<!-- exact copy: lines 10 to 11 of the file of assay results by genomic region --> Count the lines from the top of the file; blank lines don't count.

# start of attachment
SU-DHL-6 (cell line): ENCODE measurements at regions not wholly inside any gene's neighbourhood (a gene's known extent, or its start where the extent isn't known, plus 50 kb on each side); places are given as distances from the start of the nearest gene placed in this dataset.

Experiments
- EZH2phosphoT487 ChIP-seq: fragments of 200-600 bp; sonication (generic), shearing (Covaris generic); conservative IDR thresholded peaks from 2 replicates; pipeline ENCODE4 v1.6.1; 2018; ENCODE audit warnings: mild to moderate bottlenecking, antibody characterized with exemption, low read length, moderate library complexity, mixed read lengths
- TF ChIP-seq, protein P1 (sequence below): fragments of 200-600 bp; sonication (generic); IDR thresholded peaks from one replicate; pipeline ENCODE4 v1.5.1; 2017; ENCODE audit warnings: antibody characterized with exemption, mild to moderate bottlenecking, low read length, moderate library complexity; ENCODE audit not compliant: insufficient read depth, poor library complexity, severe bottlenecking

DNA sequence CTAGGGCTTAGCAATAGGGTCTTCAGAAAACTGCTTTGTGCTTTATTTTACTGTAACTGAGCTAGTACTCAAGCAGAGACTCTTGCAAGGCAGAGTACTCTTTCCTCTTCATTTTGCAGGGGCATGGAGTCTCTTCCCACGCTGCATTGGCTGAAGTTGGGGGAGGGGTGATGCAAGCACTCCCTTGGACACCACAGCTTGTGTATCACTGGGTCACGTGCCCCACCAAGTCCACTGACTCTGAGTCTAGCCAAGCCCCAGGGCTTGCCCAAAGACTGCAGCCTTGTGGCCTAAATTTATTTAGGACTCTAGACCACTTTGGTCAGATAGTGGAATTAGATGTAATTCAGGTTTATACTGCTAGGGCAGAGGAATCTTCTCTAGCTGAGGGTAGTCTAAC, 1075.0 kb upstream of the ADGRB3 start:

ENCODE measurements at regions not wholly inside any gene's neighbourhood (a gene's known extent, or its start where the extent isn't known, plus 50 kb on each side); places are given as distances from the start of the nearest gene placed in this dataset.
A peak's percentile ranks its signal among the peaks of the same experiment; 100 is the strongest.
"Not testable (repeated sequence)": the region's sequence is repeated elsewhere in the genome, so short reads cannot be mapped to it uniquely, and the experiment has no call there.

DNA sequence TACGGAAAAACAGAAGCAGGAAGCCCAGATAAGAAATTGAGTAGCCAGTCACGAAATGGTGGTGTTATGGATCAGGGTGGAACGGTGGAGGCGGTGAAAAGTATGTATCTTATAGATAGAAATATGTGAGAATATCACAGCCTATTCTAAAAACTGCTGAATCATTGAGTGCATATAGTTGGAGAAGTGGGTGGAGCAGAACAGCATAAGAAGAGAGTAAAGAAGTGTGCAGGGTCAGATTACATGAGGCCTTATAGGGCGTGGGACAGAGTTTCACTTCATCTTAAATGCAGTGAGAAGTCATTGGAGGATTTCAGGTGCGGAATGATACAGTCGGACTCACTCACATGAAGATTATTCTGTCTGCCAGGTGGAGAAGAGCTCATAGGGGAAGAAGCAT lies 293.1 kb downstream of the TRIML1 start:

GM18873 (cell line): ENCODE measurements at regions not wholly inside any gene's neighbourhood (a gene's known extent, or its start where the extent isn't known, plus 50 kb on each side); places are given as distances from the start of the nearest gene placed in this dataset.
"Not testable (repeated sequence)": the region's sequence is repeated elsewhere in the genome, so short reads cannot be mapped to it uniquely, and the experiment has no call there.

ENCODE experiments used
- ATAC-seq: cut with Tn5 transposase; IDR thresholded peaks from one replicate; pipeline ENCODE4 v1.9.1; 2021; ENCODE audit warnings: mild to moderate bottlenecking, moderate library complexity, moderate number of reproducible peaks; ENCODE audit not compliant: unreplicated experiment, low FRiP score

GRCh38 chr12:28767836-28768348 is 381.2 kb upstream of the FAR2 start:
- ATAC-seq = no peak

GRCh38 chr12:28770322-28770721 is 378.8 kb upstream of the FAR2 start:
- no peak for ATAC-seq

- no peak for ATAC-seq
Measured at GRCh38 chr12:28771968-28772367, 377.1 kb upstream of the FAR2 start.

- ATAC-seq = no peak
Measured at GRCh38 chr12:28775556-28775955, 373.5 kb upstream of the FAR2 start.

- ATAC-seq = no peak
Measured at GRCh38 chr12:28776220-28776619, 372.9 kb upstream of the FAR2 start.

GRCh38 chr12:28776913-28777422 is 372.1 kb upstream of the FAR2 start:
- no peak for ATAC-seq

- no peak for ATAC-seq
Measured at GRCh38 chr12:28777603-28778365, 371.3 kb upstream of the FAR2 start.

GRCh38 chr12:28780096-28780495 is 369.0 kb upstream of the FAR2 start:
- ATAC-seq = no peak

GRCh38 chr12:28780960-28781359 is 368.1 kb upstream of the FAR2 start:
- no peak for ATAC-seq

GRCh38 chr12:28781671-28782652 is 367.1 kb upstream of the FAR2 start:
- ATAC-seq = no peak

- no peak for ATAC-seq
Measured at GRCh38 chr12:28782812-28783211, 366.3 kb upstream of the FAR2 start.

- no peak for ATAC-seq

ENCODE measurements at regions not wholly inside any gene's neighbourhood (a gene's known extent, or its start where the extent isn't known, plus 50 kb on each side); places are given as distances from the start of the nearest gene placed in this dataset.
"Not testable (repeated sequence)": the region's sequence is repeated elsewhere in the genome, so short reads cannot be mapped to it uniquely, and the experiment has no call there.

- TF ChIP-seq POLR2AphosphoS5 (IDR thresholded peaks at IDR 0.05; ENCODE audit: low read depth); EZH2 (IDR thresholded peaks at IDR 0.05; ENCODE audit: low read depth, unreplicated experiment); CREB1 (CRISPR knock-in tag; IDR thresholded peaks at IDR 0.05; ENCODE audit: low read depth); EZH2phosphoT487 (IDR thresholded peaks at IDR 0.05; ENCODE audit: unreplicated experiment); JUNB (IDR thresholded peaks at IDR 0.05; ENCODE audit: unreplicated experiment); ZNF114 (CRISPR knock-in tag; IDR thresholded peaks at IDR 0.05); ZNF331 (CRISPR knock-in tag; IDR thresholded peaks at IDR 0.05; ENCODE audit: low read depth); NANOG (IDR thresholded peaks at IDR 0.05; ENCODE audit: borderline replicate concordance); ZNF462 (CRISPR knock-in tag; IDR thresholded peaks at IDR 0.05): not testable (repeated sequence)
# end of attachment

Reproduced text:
GM18873 (cell line): ENCODE measurements at regions not wholly inside any gene's neighbourhood (a gene's known extent, or its start where the extent isn't known, plus 50 kb on each side); places are given as distances from the start of the nearest gene placed in this dataset.
"Not testable (repeated sequence)": the region's sequence is repeated elsewhere in the genome, so short reads cannot be mapped to it uniquely, and the experiment has no call there.